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Pros and Cons of Painted and Stained Cabinets

» Kitchen
» Cabinets
» Home Improvement
» Kitchen Cabinets


Overview

Published: 08/16/2018 by Home Pros Guide

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Whether you’re buying cabinets for the first time or you’re doing a kitchen remodeling, you need to know that stain and paint are two totally different things. Not sure which one you prefer? Here’s the  pros and cons of both finishes.

Painted Cabinets

Pros:

Paint offers a clean aesthetic. All paint colors, whites and creams to grays and blues, bring a sleek, clean finish to the cabinets. Paint is perfect for homeowners who aren’t a fan of the character marks common to stained wood cabinets and instead prefer a smooth, flawless finish.

Paint allows you to get more colorful. If you’re thinking of submarine yellow or lipstick red as cabinet colors, paint is your best bet. Paint sticks to the surface of wood, so it doesn’t get lost in the mix of grains and knots the way a stain does. As a result, paint showcases whichever hue you select and gives you more opportunity to customize the look of your kitchen.

Paint applies better to MDF. Choosing medium-density fiberboard is an effective way to cut cabinet costs. The material also takes paint well. Whether it’s a gray, white or cream color, it’s nearly impossible to tell the difference between these materials and real wood when they’re painted.

Cons

Paint hides character features.  Though you’ll still see the grain imprints in woods like oak and hickory, they’ll mostly be hidden behind whichever coat of paint you choose. Some homeowners may see this characteristic as a plus (those who want clean and modern cabinetry, for instance). But those who are fond of wood’s natural beauty will chalk this down as a negative.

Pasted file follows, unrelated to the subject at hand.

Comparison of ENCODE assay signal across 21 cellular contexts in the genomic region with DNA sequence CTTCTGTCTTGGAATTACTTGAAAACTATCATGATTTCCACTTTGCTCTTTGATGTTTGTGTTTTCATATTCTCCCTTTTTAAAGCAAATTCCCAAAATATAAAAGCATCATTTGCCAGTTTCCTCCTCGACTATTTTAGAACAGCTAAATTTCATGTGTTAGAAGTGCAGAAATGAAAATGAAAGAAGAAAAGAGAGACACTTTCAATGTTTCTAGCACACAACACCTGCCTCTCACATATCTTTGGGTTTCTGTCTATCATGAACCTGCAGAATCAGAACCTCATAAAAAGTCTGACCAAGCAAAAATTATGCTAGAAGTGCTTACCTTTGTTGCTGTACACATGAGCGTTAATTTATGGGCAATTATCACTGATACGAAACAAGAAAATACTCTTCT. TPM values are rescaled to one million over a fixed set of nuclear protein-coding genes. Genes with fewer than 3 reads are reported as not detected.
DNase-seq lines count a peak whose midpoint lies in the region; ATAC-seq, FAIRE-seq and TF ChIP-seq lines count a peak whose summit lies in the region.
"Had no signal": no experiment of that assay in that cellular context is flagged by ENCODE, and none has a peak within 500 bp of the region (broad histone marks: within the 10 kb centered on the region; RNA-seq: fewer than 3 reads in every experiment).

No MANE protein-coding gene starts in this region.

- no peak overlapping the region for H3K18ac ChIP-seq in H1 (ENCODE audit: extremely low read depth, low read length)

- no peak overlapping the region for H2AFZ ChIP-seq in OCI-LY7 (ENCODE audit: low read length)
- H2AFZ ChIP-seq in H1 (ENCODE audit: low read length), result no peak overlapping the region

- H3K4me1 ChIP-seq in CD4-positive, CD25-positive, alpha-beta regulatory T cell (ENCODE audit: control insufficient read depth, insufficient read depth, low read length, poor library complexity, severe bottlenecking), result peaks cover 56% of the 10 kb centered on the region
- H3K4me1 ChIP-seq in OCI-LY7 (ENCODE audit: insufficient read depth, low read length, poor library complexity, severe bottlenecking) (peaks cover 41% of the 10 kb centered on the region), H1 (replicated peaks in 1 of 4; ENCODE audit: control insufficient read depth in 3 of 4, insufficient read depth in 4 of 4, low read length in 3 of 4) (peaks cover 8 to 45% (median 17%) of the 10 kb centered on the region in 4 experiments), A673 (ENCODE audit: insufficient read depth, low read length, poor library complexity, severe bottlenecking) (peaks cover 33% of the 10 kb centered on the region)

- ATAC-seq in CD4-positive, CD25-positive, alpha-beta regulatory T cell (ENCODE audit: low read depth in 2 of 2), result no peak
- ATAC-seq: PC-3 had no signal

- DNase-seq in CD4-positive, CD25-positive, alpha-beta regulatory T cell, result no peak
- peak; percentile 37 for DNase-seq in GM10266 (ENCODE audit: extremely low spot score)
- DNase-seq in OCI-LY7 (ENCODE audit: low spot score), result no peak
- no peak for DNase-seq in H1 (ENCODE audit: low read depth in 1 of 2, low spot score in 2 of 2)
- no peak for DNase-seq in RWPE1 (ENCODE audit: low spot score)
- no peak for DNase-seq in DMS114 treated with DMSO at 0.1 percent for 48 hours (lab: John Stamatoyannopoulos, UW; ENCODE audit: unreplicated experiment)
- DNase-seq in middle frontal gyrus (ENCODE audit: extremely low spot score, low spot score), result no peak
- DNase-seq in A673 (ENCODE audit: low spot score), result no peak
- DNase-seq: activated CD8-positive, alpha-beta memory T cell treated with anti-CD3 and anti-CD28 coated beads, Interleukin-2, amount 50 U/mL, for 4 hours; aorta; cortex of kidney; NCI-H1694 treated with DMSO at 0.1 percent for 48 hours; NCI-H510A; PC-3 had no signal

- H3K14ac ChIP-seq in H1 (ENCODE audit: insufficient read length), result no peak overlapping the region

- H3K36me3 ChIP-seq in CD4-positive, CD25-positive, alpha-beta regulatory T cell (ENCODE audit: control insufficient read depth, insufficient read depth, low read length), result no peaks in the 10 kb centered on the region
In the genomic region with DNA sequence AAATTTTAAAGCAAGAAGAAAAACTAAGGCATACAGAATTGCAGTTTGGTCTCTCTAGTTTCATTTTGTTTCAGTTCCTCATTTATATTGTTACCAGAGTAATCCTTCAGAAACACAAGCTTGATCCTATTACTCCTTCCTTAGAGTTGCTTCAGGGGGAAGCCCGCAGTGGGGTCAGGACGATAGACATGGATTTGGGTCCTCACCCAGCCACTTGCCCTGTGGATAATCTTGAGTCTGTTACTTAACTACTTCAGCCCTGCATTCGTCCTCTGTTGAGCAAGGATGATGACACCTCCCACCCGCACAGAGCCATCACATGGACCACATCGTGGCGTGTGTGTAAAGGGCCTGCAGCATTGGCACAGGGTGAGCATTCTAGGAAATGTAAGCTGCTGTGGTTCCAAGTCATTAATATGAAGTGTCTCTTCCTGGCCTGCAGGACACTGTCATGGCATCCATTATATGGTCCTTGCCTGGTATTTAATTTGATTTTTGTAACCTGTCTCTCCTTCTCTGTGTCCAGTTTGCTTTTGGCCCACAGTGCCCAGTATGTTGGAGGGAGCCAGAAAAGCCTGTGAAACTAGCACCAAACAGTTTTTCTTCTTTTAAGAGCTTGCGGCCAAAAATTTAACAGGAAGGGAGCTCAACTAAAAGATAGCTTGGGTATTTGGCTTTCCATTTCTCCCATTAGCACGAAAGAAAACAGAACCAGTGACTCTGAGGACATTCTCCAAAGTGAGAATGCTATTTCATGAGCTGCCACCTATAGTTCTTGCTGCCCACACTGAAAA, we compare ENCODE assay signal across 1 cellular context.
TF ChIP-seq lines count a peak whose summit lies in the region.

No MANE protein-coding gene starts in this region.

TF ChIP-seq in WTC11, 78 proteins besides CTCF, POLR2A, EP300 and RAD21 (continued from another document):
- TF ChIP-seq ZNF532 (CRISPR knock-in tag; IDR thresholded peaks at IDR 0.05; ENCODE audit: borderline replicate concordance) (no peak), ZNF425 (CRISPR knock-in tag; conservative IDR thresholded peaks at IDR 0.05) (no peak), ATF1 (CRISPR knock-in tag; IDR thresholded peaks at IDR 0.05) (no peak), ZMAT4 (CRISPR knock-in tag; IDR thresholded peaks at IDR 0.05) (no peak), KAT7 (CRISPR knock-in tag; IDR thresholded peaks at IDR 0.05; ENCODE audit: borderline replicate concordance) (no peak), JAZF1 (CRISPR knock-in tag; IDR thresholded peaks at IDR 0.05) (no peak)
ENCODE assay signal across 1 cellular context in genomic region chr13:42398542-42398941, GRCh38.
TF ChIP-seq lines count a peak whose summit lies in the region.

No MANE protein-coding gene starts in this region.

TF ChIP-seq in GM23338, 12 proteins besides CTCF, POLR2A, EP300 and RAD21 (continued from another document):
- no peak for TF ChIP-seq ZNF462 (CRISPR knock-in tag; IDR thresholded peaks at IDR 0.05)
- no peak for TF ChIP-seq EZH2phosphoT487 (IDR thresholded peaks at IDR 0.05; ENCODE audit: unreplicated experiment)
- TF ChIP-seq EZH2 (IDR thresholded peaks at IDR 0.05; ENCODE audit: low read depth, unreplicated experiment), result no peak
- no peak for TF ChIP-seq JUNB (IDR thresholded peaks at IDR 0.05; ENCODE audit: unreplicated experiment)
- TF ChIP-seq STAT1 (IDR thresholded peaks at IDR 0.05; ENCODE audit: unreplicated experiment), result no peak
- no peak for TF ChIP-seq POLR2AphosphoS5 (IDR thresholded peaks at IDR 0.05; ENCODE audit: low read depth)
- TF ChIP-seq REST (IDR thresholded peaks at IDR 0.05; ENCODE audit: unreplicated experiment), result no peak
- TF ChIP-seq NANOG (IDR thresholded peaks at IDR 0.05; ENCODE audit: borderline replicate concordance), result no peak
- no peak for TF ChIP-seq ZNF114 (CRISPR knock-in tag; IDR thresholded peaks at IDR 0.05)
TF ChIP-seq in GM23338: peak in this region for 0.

Paint tends to cost more. Painted cabinets aren’t exactly budget-friendly. They can be, but if you’re comparing them with stained cabinets, you’ll find that they have a steeper price tag. It will depend on who’s making the cabinets and where you’re buying them from.

Paint is harder to touch up. Paint touch-ups can be tricky. For one thing, you may not always know the exact color of your cabinet. If you’re buying semicustom or prefabricated cabinets, paint companies may not have an exact match. Cabinetmakers and manufacturers may also apply paints by spraying, a method that looks smoother but is hard to replicate with a touch-up kit. Brushed finishes are better for hiding touch-ups.

Stained Cabinets

Pros:

Stain showcases more wood features. Stain strikes a good balance between color and texture. Unlike paint, stain doesn’t steal the spotlight from your wood’s natural character. Since it’s thinner than paint, it seeps into the surface, which can enhance the natural beauty of your wood. You’ll definitely be able to admire the wood’s distinctive features.

Stain is easier to touch up. Touch-up markers for stains are easier to find, and even if there isn’t an exact match, there’s likely a color out there that closely resembles your stain. Touch-ups also tend to blend better on stained cabinets, especially ones with a lot of grain.

Stain usually costs less. Stain tends to keep costs on the lower side, a huge benefit if you’re flipping a house, remodeling a rental unit or simply don’t want to spend a fortune on kitchen cabinets. It generally costs less than paint, though customized options will be more expensive.

Cons:

Stain doesn’t look as good on MDF. Medium-density fiberboard can offer huge savings on cabinets, but it simply doesn’t take stain as well as it takes paint. Whereas paint rarely looks different on MDF exteriors, stains do. You’ll have to seek other ways to lower your cabinet cost if you’re set on stained cabinetry.

Stain shows nearly all of wood’s character. Many people don’t want to see wood’s imperfections, such as uneven grain distributions and color inconsistencies. Stains take a back seat to the wood they’re applied to, which allows every distinct feature to show, for better or worse.

Dark stains and paints don’t hide dust well.  This is a negative for both dark stains and dark paints. While lighter cabinets can chip and stain more easily, they do a good job at hiding dust. Darker stains and paints, not so much. Dust particles stand out more on dark cabinet surfaces, which can require more upkeep.